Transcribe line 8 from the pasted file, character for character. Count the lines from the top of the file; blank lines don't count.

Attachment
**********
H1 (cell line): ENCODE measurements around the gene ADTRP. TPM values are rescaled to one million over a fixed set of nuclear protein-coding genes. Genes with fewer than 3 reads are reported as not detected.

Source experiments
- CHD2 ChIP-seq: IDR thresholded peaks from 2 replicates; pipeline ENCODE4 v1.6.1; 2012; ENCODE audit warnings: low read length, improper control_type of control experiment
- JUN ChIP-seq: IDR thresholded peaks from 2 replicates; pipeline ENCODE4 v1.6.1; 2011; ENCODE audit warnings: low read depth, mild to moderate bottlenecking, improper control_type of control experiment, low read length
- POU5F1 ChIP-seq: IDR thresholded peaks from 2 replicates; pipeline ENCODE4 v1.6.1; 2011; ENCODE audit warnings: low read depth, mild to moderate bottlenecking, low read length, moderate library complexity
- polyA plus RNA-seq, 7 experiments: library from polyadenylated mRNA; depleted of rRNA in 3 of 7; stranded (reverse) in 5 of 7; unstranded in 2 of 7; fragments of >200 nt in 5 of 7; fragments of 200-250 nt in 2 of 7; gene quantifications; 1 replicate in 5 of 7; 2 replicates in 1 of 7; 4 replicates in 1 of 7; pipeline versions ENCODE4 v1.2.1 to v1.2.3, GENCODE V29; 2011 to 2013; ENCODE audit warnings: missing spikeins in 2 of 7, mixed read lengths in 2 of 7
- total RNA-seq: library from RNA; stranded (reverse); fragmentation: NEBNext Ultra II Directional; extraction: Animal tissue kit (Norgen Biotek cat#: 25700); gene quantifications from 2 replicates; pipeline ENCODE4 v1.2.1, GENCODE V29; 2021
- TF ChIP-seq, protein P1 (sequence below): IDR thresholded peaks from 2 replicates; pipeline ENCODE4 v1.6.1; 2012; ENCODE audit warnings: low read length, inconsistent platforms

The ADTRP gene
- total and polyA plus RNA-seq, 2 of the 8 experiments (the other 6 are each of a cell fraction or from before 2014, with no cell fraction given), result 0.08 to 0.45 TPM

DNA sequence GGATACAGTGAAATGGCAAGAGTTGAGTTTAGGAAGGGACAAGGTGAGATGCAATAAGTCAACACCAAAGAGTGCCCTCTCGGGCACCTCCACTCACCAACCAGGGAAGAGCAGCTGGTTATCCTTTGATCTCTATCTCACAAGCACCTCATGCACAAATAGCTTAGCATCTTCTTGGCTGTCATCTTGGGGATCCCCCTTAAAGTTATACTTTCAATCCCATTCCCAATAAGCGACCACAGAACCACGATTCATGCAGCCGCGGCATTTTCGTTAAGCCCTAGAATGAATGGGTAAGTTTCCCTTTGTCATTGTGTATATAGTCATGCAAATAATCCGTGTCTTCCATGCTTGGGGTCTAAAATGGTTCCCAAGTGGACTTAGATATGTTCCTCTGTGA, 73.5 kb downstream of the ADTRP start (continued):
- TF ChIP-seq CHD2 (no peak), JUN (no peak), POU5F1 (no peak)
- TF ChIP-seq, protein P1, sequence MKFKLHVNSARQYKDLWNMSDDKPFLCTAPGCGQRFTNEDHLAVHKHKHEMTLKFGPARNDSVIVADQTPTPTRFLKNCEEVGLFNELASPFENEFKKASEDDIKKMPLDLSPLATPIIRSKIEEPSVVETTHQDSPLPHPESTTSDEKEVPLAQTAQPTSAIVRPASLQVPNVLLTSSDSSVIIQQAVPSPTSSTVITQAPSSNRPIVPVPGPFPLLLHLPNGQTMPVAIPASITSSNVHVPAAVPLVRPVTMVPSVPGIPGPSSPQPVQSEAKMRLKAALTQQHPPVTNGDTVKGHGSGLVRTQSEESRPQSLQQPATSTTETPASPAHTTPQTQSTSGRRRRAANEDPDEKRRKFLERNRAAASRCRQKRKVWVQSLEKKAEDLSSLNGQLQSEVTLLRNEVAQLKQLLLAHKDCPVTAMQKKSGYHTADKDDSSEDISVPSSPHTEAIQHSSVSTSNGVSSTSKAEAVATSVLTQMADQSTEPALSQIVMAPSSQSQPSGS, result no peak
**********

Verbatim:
- TF ChIP-seq, protein P1 (sequence below): IDR thresholded peaks from 2 replicates; pipeline ENCODE4 v1.6.1; 2012; ENCODE audit warnings: low read length, inconsistent platforms